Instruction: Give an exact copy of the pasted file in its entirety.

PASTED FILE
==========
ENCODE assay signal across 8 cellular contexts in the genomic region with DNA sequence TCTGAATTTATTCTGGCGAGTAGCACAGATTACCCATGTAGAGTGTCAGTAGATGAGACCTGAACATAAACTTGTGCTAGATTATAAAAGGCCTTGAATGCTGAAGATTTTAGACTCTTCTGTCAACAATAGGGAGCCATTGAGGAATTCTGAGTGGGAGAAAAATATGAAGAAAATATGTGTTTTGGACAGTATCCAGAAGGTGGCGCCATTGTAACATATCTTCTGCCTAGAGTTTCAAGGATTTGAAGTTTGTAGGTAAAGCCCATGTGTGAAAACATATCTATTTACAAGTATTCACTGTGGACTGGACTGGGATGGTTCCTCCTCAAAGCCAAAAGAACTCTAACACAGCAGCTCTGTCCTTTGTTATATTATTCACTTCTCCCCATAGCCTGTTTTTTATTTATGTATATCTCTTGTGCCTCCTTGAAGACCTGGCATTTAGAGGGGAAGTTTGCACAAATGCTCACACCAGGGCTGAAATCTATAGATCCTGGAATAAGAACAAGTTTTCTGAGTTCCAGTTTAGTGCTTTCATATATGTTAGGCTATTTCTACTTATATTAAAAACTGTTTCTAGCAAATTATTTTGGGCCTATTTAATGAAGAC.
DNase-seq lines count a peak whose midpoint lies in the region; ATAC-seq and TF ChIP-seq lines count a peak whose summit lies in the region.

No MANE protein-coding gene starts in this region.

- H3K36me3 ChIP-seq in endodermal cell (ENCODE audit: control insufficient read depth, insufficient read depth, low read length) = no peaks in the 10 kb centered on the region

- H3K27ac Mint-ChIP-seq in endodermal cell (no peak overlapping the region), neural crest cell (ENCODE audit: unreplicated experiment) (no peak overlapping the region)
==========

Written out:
ENCODE assay signal across 8 cellular contexts in the genomic region with DNA sequence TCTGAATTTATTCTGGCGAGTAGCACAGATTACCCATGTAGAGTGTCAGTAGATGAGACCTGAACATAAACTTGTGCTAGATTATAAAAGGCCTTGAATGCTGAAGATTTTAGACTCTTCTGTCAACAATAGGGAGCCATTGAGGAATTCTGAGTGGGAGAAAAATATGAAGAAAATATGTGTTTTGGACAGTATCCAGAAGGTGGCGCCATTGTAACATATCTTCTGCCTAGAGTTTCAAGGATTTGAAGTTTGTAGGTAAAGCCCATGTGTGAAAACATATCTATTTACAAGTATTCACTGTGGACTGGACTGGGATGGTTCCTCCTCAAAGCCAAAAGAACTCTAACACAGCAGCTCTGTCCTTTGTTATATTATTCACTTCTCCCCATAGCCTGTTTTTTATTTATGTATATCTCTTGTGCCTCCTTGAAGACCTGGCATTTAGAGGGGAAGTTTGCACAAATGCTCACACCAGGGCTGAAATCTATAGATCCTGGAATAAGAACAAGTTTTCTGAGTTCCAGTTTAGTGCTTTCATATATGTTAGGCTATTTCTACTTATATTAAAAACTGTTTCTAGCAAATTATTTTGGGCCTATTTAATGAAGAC.
DNase-seq lines count a peak whose midpoint lies in the region; ATAC-seq and TF ChIP-seq lines count a peak whose summit lies in the region.

No MANE protein-coding gene starts in this region.

- H3K36me3 ChIP-seq in endodermal cell (ENCODE audit: control insufficient read depth, insufficient read depth, low read length) = no peaks in the 10 kb centered on the region

- H3K27ac Mint-ChIP-seq in endodermal cell (no peak overlapping the region), neural crest cell (ENCODE audit: unreplicated experiment) (no peak overlapping the region)